August 20, 2019

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New Birth Certificate Ruling Impacts Same Sex Couples

On June 30th, a federal Judge ruled that both parents in a same sex marriage will have their names listed on their child’s birth certificate.

Originally, only a traditional mother-father couple would both have certain legal rights of a parent. This law prevented many gay/lesbian parents from being recognized as legal parents for their offspring. Even if the couple was legally wed or if the child was biologically theirs, it was still a difficult process for a same sex parent to be recognized.

One case, in which a mother had to adopt a child that was biologically hers, was used to demonstrate the lack of rights that same sex couples endured. Jackie Phillips-Stackman had donated an embryo for her wife to carry. The embryo had been in development before Phillips-Stackman had met her wife or gotten married. When Phillips-Stackman’s daughter was born, only her wife was recognized as the mother. This was because Phillips-Stackman’s wife had carried and delivered her daughter, and thus would be the only one legally recognized as the parent in that situation. Should anything have happened to Phillips-Stackman’s wife or daughter, there would be very little that she could legally do.

“There’s just no space for two moms.” said Phillips-Stackman, “This is all new ground that the state is having to travel.”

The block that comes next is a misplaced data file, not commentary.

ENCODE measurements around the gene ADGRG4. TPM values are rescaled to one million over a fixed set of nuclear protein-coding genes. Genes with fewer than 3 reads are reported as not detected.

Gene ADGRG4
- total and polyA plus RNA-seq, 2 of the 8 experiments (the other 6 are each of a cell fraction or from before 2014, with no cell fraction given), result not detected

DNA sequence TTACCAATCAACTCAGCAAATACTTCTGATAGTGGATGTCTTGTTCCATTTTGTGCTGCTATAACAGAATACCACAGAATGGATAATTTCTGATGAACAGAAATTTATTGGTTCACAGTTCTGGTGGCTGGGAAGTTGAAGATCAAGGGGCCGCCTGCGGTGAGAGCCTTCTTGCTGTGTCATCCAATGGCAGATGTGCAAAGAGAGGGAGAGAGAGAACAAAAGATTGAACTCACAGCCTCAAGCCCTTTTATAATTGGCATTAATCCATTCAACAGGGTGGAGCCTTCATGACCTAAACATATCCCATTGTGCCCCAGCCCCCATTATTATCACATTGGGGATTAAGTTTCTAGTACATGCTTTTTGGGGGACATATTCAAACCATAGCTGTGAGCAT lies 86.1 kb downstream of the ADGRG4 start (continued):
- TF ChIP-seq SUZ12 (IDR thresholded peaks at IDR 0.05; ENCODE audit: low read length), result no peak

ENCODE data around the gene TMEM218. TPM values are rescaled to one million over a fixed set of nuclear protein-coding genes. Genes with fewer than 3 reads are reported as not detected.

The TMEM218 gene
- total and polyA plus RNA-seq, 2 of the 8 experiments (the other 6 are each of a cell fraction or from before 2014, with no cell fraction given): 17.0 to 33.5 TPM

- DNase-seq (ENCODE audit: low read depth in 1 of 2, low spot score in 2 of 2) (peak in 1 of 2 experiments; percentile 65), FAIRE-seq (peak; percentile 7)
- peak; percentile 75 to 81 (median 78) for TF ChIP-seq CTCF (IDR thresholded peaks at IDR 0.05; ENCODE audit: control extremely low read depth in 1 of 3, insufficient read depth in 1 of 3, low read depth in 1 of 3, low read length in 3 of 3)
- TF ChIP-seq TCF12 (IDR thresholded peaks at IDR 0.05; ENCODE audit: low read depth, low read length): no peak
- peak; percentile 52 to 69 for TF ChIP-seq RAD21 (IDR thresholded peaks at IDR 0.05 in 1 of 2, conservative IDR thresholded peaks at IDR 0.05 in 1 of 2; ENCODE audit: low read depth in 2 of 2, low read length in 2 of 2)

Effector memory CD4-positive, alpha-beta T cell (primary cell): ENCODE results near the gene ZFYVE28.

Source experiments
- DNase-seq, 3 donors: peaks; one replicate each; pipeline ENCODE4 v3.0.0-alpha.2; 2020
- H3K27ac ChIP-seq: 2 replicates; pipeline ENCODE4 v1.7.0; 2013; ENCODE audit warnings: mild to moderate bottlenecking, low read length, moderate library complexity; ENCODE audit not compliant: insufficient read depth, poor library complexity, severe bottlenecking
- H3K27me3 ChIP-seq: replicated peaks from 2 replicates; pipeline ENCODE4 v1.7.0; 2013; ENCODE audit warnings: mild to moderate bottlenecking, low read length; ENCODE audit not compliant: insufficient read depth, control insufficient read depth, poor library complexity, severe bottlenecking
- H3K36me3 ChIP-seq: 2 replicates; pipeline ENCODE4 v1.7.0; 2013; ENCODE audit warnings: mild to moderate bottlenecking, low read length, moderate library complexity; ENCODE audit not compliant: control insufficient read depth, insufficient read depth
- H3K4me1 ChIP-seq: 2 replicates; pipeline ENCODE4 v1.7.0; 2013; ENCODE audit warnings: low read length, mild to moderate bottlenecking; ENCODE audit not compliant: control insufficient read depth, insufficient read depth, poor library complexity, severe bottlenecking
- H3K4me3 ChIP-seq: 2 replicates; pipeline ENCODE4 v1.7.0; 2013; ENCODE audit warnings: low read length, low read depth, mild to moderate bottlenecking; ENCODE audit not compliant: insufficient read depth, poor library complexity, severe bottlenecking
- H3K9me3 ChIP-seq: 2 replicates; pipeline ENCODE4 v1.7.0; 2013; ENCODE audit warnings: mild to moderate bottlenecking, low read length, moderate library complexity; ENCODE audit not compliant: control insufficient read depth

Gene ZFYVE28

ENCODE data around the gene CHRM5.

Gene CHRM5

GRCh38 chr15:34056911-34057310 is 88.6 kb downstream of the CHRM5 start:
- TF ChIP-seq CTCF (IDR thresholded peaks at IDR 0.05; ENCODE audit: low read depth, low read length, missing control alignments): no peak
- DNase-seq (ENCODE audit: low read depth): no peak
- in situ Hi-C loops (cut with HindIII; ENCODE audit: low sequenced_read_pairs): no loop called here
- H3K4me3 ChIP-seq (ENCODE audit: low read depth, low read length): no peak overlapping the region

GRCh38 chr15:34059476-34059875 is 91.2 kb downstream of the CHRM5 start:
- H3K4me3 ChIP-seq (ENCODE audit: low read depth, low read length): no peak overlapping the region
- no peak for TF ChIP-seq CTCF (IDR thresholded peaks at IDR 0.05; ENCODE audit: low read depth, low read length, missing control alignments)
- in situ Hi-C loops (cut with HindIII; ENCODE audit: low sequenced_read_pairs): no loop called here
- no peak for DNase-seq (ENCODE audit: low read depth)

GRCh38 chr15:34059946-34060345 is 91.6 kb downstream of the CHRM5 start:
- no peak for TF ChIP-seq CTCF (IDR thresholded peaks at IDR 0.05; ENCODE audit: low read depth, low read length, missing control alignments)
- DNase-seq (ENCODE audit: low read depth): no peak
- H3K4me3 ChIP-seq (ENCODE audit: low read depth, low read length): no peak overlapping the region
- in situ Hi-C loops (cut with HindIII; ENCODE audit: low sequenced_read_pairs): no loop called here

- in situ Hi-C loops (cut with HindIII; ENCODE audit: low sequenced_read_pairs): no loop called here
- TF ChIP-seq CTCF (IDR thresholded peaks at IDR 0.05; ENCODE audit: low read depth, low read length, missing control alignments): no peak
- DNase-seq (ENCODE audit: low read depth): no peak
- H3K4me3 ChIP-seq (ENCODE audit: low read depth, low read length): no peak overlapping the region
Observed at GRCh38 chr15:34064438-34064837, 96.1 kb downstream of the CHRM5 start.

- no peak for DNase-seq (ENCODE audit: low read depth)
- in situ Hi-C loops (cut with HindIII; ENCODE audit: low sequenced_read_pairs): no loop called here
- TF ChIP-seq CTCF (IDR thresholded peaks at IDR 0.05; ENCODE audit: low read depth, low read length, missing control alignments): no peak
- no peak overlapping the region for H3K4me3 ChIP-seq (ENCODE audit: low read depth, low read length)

Eight couples sued the state of Indiana for the lack of parental rights. “This is common-sense justice.” said Noell Allen, a plaintiff in the case, “It’s allowing us as a family to be recognized as any other married couple in the state of Indiana.”

Federal Judge Tanya Walton Pratt ruled on the case, finding that the current laws unjustly excluded same-sex couple from equal parental rights. “Given Indiana’s long-articulated interest in doing what is in the best interest of the child and given that the Indiana legislature has stated the purpose of Title 31 is to protect, promote, and preserve Indiana families. There is no conceivable important governmental interest that would justify the different treatment of female spouses of artificially-inseminated birth mothers.” stated Pratt.

What the New Law Means

The lack of recognition on a child’s birth certificate creates a few complications that the new ruling will now amend, including issues of:

  • Registering children in school
  • Inheritance benefits
  • Listing a child as a dependant in taxes
  • Having medical authority over the child
  • Structuring social security

This may be a start in many cases of U.S. law “catching up” with the right for same-sex couples to be married.

 

About Zac Pingle

Zac Pingle was born in Florida, and grew up in several places across the United States. From a young age, Zac developed a taste for writing, reading under trees and getting into trouble. Currently, Zac resides in Oregon as a college student where he aspires to become an English professor.